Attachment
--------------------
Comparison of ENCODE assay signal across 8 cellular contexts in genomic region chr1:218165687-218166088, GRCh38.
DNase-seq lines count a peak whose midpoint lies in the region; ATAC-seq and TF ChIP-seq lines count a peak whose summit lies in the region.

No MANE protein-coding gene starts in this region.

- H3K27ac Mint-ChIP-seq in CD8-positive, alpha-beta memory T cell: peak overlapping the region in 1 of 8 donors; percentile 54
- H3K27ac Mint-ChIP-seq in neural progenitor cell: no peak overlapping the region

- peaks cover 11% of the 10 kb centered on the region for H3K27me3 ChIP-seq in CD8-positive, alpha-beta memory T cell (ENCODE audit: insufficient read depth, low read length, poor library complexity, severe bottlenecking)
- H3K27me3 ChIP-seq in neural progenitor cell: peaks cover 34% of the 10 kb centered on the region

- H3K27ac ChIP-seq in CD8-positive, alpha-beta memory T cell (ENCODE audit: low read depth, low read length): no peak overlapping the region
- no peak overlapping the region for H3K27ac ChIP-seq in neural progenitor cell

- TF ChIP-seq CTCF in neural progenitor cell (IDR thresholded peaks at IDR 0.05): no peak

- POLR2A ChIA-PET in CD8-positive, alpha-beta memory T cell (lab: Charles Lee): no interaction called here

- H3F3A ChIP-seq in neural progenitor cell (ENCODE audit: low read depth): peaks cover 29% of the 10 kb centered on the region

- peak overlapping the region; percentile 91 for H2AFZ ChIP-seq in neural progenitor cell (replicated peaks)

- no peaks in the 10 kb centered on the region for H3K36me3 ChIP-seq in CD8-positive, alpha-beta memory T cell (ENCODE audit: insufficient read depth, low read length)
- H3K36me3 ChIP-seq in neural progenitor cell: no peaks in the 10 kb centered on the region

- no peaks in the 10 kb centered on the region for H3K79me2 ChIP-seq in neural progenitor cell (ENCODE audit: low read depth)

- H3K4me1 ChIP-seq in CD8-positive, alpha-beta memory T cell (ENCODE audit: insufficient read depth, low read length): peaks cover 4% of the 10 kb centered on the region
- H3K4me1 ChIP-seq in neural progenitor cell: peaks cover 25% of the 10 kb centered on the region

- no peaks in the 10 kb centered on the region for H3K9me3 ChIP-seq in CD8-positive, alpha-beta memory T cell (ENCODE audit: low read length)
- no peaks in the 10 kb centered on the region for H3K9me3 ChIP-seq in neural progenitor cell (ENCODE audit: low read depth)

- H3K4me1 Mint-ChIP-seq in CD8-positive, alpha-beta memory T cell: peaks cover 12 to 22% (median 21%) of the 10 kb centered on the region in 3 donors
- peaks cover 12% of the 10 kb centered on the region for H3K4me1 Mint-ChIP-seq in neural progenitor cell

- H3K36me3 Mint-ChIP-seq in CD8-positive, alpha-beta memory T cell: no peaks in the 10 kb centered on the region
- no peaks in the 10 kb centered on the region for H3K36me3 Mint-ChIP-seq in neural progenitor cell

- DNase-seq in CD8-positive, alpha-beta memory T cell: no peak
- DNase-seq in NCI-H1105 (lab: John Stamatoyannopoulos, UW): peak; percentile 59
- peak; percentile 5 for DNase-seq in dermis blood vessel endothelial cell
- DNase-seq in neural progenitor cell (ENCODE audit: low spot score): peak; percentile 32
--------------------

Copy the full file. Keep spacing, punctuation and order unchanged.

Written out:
Comparison of ENCODE assay signal across 8 cellular contexts in genomic region chr1:218165687-218166088, GRCh38.
DNase-seq lines count a peak whose midpoint lies in the region; ATAC-seq and TF ChIP-seq lines count a peak whose summit lies in the region.

No MANE protein-coding gene starts in this region.

- H3K27ac Mint-ChIP-seq in CD8-positive, alpha-beta memory T cell: peak overlapping the region in 1 of 8 donors; percentile 54
- H3K27ac Mint-ChIP-seq in neural progenitor cell: no peak overlapping the region

- peaks cover 11% of the 10 kb centered on the region for H3K27me3 ChIP-seq in CD8-positive, alpha-beta memory T cell (ENCODE audit: insufficient read depth, low read length, poor library complexity, severe bottlenecking)
- H3K27me3 ChIP-seq in neural progenitor cell: peaks cover 34% of the 10 kb centered on the region

- H3K27ac ChIP-seq in CD8-positive, alpha-beta memory T cell (ENCODE audit: low read depth, low read length): no peak overlapping the region
- no peak overlapping the region for H3K27ac ChIP-seq in neural progenitor cell

- TF ChIP-seq CTCF in neural progenitor cell (IDR thresholded peaks at IDR 0.05): no peak

- POLR2A ChIA-PET in CD8-positive, alpha-beta memory T cell (lab: Charles Lee): no interaction called here

- H3F3A ChIP-seq in neural progenitor cell (ENCODE audit: low read depth): peaks cover 29% of the 10 kb centered on the region

- peak overlapping the region; percentile 91 for H2AFZ ChIP-seq in neural progenitor cell (replicated peaks)

- no peaks in the 10 kb centered on the region for H3K36me3 ChIP-seq in CD8-positive, alpha-beta memory T cell (ENCODE audit: insufficient read depth, low read length)
- H3K36me3 ChIP-seq in neural progenitor cell: no peaks in the 10 kb centered on the region

- no peaks in the 10 kb centered on the region for H3K79me2 ChIP-seq in neural progenitor cell (ENCODE audit: low read depth)

- H3K4me1 ChIP-seq in CD8-positive, alpha-beta memory T cell (ENCODE audit: insufficient read depth, low read length): peaks cover 4% of the 10 kb centered on the region
- H3K4me1 ChIP-seq in neural progenitor cell: peaks cover 25% of the 10 kb centered on the region

- no peaks in the 10 kb centered on the region for H3K9me3 ChIP-seq in CD8-positive, alpha-beta memory T cell (ENCODE audit: low read length)
- no peaks in the 10 kb centered on the region for H3K9me3 ChIP-seq in neural progenitor cell (ENCODE audit: low read depth)

- H3K4me1 Mint-ChIP-seq in CD8-positive, alpha-beta memory T cell: peaks cover 12 to 22% (median 21%) of the 10 kb centered on the region in 3 donors
- peaks cover 12% of the 10 kb centered on the region for H3K4me1 Mint-ChIP-seq in neural progenitor cell

- H3K36me3 Mint-ChIP-seq in CD8-positive, alpha-beta memory T cell: no peaks in the 10 kb centered on the region
- no peaks in the 10 kb centered on the region for H3K36me3 Mint-ChIP-seq in neural progenitor cell

- DNase-seq in CD8-positive, alpha-beta memory T cell: no peak
- DNase-seq in NCI-H1105 (lab: John Stamatoyannopoulos, UW): peak; percentile 59
- peak; percentile 5 for DNase-seq in dermis blood vessel endothelial cell
- DNase-seq in neural progenitor cell (ENCODE audit: low spot score): peak; percentile 32